One Week Before The Event
This is the time to build up your energy reserves (carbohydrate-loading).
The type of energy you want to store is called glycogen, which is a form of glucose that is stored mainly in your liver and muscles. It is used as a source of quick energy. The below chart illustrates how you want to proportion your food starting on the sixth day prior to the event:
Let’s run through an example using a person who weighs 132 pounds eating a 3000 kcal diet. If it’s day two prior to the event, they would be consuming 70 percent of their diet from carbohydrates. Based on this person’s size, it would be desirable to eat about 525-600 grams of carbs per day (you can use 4.5 grams of carbs per pound to calculate the amount needed for carbohydrate-loading). Considering that a banana contains about 24 grams of carbs, a half cup of sweet potato has 24, and one cup of cooked whole grain pasta has 37, you can get a good idea how to plan your meals and snacks. Sure, you can load up on carbs from ice cream, donuts, and potato chips, but such carbs prove to be counterproductive and hurt your performance and level of endurance.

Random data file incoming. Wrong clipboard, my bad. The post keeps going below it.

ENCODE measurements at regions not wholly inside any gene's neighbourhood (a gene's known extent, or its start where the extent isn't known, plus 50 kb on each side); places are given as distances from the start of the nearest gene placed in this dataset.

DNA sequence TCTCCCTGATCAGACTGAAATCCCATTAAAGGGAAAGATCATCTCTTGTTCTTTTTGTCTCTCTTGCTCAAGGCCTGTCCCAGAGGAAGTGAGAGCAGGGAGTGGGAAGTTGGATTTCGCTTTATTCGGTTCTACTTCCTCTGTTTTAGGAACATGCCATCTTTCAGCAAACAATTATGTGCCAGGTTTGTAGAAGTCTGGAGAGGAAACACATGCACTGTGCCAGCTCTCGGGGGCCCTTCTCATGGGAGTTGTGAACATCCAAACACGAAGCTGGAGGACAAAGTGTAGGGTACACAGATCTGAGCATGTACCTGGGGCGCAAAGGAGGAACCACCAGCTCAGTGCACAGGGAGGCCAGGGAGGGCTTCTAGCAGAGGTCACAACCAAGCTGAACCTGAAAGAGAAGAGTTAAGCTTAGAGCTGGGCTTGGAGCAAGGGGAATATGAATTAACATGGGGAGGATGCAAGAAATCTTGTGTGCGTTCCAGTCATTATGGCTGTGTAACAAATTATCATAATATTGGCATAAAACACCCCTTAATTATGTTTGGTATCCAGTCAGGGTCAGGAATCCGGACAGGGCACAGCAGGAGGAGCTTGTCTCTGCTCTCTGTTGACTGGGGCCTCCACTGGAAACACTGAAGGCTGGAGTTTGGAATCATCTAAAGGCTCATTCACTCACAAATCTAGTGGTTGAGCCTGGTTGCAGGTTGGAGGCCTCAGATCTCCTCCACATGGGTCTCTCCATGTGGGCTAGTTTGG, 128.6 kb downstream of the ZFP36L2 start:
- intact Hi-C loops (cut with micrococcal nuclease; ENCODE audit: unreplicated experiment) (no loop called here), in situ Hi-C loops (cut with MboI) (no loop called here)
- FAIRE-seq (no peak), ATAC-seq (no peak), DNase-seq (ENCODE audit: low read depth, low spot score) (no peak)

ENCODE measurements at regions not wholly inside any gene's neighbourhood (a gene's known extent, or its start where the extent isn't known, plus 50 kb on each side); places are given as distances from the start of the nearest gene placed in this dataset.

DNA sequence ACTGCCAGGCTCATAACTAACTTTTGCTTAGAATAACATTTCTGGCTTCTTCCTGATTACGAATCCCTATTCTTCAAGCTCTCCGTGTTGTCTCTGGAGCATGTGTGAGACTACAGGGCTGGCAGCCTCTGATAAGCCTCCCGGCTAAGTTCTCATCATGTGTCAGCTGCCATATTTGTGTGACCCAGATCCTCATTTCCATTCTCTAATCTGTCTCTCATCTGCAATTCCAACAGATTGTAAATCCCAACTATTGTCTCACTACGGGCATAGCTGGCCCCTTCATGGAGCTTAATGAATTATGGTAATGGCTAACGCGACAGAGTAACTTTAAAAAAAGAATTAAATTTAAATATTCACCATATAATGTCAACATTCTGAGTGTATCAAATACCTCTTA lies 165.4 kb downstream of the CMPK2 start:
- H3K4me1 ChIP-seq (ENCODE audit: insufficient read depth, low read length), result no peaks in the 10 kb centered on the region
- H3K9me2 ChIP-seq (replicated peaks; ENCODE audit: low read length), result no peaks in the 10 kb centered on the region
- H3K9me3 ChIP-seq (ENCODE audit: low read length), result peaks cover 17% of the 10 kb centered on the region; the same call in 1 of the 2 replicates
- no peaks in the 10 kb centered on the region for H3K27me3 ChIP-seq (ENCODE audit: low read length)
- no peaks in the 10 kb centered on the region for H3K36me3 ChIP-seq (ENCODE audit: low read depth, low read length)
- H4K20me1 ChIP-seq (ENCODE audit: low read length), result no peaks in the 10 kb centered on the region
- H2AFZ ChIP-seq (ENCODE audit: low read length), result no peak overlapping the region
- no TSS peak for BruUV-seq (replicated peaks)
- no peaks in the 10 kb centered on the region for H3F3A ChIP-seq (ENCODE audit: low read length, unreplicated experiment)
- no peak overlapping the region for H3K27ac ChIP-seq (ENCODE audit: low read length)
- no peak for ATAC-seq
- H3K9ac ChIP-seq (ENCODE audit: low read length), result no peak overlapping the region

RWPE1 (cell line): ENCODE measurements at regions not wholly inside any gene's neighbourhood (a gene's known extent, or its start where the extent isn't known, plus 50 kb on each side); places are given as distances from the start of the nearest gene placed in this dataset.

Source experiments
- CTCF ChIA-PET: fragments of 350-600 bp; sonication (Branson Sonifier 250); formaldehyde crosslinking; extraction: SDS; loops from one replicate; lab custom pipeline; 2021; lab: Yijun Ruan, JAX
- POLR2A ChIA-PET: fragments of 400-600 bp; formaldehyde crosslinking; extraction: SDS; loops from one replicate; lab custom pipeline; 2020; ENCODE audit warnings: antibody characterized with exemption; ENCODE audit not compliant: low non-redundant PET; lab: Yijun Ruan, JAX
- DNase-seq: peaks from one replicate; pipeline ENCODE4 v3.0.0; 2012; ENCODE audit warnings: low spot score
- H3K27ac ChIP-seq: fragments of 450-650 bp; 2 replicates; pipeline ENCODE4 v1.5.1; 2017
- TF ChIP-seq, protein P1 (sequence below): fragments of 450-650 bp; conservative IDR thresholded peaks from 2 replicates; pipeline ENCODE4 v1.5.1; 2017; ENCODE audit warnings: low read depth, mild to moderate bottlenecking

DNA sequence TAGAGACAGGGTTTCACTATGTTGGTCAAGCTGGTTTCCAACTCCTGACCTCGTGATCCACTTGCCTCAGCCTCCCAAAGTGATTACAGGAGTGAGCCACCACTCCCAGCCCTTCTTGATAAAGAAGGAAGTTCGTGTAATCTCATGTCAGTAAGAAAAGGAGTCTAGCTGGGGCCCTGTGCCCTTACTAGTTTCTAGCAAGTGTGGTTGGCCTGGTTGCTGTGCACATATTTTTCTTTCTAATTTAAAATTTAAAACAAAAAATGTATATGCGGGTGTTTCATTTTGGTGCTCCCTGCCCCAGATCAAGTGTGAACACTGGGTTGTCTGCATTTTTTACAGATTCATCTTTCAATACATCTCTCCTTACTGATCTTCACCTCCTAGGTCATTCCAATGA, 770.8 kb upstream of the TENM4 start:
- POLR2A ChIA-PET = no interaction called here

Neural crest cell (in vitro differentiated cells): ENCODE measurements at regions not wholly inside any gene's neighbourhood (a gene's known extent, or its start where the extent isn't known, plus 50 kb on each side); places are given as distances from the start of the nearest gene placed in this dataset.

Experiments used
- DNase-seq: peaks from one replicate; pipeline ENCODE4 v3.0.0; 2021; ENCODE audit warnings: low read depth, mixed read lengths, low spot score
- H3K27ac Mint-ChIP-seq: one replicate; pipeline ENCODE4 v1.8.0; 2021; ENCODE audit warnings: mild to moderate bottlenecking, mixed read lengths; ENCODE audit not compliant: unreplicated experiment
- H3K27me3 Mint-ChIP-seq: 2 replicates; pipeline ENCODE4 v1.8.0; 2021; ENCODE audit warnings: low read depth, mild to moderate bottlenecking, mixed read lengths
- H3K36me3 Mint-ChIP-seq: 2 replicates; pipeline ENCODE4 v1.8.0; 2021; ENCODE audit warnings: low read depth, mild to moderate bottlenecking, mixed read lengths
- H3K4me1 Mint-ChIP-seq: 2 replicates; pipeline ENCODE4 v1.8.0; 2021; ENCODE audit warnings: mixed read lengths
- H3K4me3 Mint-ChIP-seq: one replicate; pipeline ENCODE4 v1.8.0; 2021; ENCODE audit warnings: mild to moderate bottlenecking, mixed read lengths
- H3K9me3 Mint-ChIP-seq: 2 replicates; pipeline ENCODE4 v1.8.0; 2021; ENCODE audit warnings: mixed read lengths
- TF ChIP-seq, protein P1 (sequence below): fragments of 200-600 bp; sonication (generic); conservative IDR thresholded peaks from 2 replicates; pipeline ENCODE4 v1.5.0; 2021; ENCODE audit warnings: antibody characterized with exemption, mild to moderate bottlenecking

The Day Of The EventEating correctly on this day is important to prevent weakness and fatigue, improve endurance, minimize low blood sugar, prevent hunger, and avoid distress in your stomach and intestines. Please use the following chart for the hours leading up to your event:Hours before Carbs (Grams/lb of body weight Proteins Fats4-5 hours (as a meal) 1-1.5 Moderate Low2 hours (as a snack) 1/2-1 Moderate Low½ to 1 hour (another snack) 1/2 Low Low
Adjustments should be made based on your size keeping in mind that you want to remain comfortable (no bloating, stuffed-feeling, etc.). Examples of good event-day carbs are fruits such as bananas and berries, sports bars, and toast. Be careful to limit or avoid high-fiber and high-fat foods on event day. Also, avoid pure sugar, syrup, honey, and fruit juice.
During The Event
This gets trickier depending on the event and schedule. A typical volleyball tournament day has three matches with two to three sets in each. There is usually a break between at least one of the matches where nutrition can be taken in. It is a good time to replenish with carbs and fluids. I like to use berries, bananas, and energy bars. Smoothies work well and provide both the carbs and fluids and are easy to digest.